Hey, Greta — and I want to go on the record here as a critic who is certainly smitten by your off-kilter charms, your wide innocent eyes and your gangly comic physicality that’s both sweet and sexy (I get you, I do) — but I have to wonder if you’ve begun having a few sleepless nights because there’s this other tall, alluring blonde out there. Her name is Brit Marling and I’ll be damned if she’s not sneaking up on you. I know she’s starting to creep into my dreams and I’m getting worried.
Marling is carving out a different path for herself, so on that note, you have little to fear. You’re mining the comic and the romantic, actually doing Lucille Ball one better, and you’re so much softer than Tea Leoni, another of the latter-day, would-be Ball-ers.
But this Marling, well, she’s all about the drama, although she’s far from a diva. Her brand and flair for the dramatic is more inner-directed; it is all about what she’s holding in and it would be easy to mistake what she’s doing as nothing more than holding the frame with her pretty face. But to make that assumption is to miss the point entirely. Look into her eyes and there’s a multiverse of experience and wonder, stories waiting to be told.
I’m speculating, of course, but that’s the other part of her game.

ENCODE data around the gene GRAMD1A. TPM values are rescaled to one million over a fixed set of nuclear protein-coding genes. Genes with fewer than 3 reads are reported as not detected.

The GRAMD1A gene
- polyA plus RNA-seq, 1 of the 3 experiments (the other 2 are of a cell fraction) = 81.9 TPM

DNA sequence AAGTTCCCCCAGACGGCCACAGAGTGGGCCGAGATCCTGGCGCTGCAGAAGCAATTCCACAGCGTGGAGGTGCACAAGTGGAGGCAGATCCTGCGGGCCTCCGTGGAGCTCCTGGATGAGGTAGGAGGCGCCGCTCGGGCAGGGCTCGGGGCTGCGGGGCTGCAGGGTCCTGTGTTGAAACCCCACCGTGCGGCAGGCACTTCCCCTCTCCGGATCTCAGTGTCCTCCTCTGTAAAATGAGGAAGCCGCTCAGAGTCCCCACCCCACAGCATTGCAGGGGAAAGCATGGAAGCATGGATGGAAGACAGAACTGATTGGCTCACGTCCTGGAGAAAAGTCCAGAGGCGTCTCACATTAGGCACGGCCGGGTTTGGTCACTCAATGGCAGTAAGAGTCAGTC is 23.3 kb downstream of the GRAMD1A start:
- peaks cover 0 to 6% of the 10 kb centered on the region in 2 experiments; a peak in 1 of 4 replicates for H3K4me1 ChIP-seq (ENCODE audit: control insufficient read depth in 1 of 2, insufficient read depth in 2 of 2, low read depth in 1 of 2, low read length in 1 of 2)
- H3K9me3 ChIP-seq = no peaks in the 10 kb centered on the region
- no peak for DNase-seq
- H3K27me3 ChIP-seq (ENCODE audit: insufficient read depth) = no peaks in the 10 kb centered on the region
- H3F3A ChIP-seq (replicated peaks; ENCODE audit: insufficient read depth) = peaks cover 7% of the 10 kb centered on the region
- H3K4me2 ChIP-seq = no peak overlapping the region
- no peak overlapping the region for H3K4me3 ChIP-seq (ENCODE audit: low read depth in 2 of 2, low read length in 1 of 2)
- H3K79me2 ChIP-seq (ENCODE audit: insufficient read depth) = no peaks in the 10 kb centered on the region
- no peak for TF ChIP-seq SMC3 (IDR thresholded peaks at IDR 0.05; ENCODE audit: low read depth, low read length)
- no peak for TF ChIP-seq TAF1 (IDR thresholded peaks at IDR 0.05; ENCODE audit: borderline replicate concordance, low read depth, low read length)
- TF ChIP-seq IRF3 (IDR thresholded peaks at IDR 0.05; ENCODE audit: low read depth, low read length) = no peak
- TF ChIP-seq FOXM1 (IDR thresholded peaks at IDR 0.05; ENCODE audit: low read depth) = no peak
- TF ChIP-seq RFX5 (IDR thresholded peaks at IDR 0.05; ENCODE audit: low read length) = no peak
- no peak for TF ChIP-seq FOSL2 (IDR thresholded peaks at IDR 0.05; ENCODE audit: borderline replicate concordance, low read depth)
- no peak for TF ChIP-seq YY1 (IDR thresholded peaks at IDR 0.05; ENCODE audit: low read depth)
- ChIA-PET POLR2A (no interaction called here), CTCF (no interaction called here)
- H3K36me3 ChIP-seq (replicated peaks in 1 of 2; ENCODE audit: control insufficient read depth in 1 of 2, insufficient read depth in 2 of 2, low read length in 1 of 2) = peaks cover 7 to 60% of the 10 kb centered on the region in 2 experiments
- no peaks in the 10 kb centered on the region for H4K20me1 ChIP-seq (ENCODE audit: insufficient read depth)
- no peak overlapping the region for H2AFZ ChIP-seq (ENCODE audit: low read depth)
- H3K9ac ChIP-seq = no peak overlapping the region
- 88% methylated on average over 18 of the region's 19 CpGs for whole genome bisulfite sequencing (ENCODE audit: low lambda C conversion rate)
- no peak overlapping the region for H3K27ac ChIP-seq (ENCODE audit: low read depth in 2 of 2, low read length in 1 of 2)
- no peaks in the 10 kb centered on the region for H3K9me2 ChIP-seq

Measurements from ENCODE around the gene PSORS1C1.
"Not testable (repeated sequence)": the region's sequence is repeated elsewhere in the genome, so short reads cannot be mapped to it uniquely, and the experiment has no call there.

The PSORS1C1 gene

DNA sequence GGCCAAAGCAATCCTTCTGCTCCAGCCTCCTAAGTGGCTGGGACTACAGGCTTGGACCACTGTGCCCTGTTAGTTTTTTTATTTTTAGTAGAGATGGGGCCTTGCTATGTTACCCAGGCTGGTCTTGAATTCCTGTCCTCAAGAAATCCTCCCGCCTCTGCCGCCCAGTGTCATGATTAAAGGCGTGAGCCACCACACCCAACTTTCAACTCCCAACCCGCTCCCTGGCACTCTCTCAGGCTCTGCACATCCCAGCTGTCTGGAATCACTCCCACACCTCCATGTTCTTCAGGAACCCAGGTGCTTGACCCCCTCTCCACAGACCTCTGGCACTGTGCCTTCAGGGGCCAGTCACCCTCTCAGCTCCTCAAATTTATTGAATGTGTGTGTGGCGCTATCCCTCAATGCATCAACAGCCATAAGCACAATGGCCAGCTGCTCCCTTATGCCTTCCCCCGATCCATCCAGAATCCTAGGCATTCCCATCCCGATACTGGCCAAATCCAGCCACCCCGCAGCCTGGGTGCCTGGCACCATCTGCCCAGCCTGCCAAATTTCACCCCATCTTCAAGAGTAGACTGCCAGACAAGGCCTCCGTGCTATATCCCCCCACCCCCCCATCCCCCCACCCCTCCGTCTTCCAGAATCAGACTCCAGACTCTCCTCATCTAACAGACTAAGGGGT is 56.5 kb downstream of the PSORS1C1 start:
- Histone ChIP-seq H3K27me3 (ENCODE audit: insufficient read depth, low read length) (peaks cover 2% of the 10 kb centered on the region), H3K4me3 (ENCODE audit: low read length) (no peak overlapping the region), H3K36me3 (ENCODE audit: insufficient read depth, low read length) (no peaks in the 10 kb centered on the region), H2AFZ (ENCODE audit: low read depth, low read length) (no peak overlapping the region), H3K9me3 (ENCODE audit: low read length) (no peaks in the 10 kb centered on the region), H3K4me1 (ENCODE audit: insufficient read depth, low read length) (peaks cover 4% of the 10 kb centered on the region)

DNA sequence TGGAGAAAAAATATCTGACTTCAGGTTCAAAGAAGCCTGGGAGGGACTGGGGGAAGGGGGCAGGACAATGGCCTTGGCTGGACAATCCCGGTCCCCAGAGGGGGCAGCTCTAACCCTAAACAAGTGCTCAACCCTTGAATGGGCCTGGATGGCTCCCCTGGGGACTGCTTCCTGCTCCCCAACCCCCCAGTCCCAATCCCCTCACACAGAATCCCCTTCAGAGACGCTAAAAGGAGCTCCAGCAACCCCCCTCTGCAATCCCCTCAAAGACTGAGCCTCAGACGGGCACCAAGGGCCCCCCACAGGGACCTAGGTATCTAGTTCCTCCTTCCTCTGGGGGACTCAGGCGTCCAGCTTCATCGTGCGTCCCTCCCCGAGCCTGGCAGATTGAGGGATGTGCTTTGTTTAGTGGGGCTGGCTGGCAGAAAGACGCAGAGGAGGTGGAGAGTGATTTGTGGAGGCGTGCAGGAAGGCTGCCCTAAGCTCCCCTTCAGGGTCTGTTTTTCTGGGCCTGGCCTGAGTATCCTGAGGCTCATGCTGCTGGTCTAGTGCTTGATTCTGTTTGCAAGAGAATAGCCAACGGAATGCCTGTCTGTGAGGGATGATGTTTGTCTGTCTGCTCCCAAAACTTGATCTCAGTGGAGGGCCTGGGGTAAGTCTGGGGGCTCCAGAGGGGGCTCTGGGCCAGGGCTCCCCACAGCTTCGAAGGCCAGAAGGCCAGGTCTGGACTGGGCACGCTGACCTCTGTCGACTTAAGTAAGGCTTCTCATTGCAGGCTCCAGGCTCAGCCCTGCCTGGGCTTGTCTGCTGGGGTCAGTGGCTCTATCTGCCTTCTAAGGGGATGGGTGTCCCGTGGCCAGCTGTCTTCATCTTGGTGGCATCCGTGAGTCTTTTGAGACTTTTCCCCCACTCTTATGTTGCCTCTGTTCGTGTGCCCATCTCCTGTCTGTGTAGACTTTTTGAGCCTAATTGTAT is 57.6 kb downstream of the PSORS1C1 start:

Sound of My Voice also plays with one of the greatest and most inherently illogical brainteasers of them all — time travel. But like the best speculative works (and for my money, I go with Octavia Butler’s 1979 novel Kindred, which sends a black woman back to the birth of the nation to reconcile her own twisted personal history with the question of race), Sound of My Voice cares little about the mechanics of the movement.
Marling, who co-wrote the script with director Zal Batmanglij (the two are teaming up again on The East), simply explains that Maggie (Marling) woke up face down and naked in a bathtub of water and began wandering the streets until Klaus (Richard Wharton), a mysterious figure, rescued her. Soon a cult developed around her, one that Peter (Christopher Denham) and Lorna (Nicole Vicius), a pair of enterprising aspiring journalists, seek to expose.
The film kicks off with Peter and Lorna as they are brought into the fold during a secretive initiation rite that includes blindfolded journeys and funny handshakes. It sounds silly, but Voice has a cautious and quiet tone that has the ability to make believers out of skeptics. And that tone starts, and ends, with Marling. She draws the aspirants in, using the full force of her charm on Peter. He is our stand-in and we, no doubt, look at her the same way he does. We want to poke holes in the spell she’s weaving, but we just can’t stop looking at her, maybe because she nakedly unleashes her gaze on us. Rarely does a performer onscreen look into the camera and straight through to the audience, but Marling does and the effect is spine tingling.
The story falters a bit when she asks Peter to bring a young girl to her. We are meant to question what she wants with the girl and assume the worst. Before long, other characters and a more conventional plotline intrude.
But for a time, Marling has us wrapped around her finger, both through the scripted narrative and her presence. And that is what caused me to wonder, Greta, if you’re not a wee bit afraid of her. She’s a dangerous threat because she didn’t just emerge from a movement; she’s also part of the braintrust pulling the strings.
I hear her Voice, and I don’t know about you, but I believe she might be The One. Grade: B+